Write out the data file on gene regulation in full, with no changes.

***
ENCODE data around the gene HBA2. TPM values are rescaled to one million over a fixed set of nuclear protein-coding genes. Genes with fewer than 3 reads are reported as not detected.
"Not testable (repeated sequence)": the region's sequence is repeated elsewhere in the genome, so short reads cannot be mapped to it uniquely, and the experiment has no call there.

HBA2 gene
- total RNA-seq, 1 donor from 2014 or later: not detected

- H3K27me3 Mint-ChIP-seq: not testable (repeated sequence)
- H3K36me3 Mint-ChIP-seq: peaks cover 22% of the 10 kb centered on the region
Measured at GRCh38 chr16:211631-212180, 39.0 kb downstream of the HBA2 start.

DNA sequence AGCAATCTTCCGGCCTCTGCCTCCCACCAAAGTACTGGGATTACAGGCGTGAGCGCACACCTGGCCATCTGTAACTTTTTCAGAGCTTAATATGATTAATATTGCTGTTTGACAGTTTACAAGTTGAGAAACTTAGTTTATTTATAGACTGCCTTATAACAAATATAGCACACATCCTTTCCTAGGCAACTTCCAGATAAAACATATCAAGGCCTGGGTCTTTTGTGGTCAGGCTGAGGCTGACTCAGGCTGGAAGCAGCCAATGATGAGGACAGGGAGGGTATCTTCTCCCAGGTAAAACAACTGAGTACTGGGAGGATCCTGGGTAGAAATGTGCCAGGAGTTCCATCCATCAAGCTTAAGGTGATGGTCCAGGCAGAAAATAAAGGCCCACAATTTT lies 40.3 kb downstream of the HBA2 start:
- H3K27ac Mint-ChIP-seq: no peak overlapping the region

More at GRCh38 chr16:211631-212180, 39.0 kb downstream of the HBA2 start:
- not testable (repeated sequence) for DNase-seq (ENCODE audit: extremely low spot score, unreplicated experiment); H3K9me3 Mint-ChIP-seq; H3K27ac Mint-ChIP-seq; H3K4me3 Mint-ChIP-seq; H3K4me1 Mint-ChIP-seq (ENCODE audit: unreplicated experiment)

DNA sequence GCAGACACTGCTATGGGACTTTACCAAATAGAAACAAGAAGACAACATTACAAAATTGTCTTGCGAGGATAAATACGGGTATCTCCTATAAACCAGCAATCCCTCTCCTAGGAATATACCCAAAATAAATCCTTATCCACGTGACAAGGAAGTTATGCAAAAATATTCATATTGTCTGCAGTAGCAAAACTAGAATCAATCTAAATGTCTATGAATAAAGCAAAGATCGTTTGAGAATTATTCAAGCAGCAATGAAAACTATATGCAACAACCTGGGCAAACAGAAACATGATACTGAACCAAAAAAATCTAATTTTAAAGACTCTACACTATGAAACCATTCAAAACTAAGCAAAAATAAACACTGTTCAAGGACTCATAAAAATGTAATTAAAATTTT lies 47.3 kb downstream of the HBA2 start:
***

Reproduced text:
ENCODE data around the gene HBA2. TPM values are rescaled to one million over a fixed set of nuclear protein-coding genes. Genes with fewer than 3 reads are reported as not detected.
"Not testable (repeated sequence)": the region's sequence is repeated elsewhere in the genome, so short reads cannot be mapped to it uniquely, and the experiment has no call there.

HBA2 gene
- total RNA-seq, 1 donor from 2014 or later: not detected

- H3K27me3 Mint-ChIP-seq: not testable (repeated sequence)
- H3K36me3 Mint-ChIP-seq: peaks cover 22% of the 10 kb centered on the region
Measured at GRCh38 chr16:211631-212180, 39.0 kb downstream of the HBA2 start.

DNA sequence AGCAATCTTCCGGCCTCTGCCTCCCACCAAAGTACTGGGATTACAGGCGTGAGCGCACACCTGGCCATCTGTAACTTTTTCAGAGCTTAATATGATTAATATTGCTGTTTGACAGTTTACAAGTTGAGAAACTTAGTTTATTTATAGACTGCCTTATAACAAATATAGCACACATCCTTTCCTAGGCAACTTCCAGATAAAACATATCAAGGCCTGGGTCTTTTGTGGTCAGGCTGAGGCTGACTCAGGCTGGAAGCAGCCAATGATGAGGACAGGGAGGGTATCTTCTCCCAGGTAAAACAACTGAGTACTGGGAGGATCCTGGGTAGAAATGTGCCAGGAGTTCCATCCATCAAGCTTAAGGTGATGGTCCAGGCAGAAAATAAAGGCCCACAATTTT lies 40.3 kb downstream of the HBA2 start:
- H3K27ac Mint-ChIP-seq: no peak overlapping the region

More at GRCh38 chr16:211631-212180, 39.0 kb downstream of the HBA2 start:
- not testable (repeated sequence) for DNase-seq (ENCODE audit: extremely low spot score, unreplicated experiment); H3K9me3 Mint-ChIP-seq; H3K27ac Mint-ChIP-seq; H3K4me3 Mint-ChIP-seq; H3K4me1 Mint-ChIP-seq (ENCODE audit: unreplicated experiment)

DNA sequence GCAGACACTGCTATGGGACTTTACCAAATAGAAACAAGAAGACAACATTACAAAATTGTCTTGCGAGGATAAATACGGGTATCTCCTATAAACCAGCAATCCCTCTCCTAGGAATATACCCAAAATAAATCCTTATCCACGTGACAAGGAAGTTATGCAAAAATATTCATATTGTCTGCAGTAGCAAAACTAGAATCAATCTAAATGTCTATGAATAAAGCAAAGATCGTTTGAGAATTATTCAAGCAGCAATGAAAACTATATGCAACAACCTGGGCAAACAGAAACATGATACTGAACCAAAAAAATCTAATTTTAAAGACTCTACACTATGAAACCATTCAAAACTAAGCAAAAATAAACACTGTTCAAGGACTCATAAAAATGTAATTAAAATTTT lies 47.3 kb downstream of the HBA2 start: